At a recent event sponsored by CSIS, our own Gordon Adams provided some insight on what an alternative affordable DoD force structure would look like. One important factor in his scenario, which doesn’t get the attention it should, is excess overhead spending. Adams argues that substantial cuts need to be made to military personnel.
In a tooth-to-tail ratio, i.e., combat forces-to-overhead, the United States military ratio is more skewed toward tail (overhead) than the militaries for nearly all other industrialized countries. This and the necessity to improve these inefficiencies is a point Adams has been emphasizing for a while. As found in the September 5th issue of Bloomberg Business week,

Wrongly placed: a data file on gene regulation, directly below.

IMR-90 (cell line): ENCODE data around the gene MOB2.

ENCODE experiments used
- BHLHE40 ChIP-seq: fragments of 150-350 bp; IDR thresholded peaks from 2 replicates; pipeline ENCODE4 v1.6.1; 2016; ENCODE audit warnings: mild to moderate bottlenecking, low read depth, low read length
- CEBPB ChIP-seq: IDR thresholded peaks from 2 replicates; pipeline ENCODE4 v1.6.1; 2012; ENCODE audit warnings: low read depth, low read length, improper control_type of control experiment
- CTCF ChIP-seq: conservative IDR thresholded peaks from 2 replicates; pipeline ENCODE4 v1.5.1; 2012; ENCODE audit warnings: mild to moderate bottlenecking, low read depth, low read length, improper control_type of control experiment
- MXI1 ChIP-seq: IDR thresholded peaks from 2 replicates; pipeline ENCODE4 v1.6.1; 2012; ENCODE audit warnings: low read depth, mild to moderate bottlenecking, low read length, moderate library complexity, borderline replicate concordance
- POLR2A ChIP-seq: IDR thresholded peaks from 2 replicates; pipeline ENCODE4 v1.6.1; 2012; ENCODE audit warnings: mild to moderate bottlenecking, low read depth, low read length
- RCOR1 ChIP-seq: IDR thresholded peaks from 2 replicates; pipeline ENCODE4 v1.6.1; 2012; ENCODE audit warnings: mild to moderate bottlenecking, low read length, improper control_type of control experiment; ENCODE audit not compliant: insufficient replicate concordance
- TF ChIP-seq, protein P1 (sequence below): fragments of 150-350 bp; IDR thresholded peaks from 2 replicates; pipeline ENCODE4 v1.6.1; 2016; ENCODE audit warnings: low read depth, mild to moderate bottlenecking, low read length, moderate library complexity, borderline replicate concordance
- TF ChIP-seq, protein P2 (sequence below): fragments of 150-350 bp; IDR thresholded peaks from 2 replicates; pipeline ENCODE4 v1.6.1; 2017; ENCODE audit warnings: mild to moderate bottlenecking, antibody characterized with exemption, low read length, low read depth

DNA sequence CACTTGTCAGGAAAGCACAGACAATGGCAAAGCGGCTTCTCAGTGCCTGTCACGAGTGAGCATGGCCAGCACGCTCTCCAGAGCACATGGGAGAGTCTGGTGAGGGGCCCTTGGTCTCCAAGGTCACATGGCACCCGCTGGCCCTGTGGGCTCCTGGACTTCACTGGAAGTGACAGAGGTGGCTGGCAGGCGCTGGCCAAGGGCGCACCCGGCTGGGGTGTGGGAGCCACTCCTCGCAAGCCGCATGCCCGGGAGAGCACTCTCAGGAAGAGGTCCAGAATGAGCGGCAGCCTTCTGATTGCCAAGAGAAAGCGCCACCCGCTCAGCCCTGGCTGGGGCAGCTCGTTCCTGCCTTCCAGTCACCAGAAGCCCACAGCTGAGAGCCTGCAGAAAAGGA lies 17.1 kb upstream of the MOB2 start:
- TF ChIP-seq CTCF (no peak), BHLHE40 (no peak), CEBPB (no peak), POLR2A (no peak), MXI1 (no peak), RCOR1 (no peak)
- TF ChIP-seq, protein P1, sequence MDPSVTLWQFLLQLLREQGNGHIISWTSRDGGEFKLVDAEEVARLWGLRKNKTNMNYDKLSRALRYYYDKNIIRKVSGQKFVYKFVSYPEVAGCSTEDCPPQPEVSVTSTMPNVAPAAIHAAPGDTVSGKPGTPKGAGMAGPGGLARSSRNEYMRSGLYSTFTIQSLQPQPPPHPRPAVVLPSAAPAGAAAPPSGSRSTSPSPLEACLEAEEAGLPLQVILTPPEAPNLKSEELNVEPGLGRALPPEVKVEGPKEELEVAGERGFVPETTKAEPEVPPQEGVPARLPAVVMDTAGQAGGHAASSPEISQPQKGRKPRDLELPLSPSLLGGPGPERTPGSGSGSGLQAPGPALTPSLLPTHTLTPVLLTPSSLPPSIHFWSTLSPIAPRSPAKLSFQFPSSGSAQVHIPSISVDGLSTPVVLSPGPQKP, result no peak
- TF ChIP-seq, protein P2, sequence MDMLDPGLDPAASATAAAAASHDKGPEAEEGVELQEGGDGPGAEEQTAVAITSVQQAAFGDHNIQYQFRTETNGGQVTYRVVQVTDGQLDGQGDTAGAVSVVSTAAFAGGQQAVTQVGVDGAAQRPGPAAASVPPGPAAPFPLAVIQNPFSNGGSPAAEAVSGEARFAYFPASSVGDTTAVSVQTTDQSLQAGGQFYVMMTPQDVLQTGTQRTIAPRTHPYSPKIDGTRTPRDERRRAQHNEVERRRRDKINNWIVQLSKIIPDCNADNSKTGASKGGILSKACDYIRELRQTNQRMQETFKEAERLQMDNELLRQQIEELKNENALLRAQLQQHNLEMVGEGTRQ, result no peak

Real savings would come from reductions in personnel. More than a third of the active-duty force of 1.4 million troops never deploys. Overhead, including support staff and other noncombat positions, according to Adams, accounts for about 42 percent of the defense budget
Nearly all participants of last Thursday’s event were in agreement on the issue of overhead and the need to make cuts. Of a panel of five, with pretty divided opinions on future budget implications on defense and how to adapt, this was an issue that generated the most consensus among participants. Seems like a sign there are savings to be had.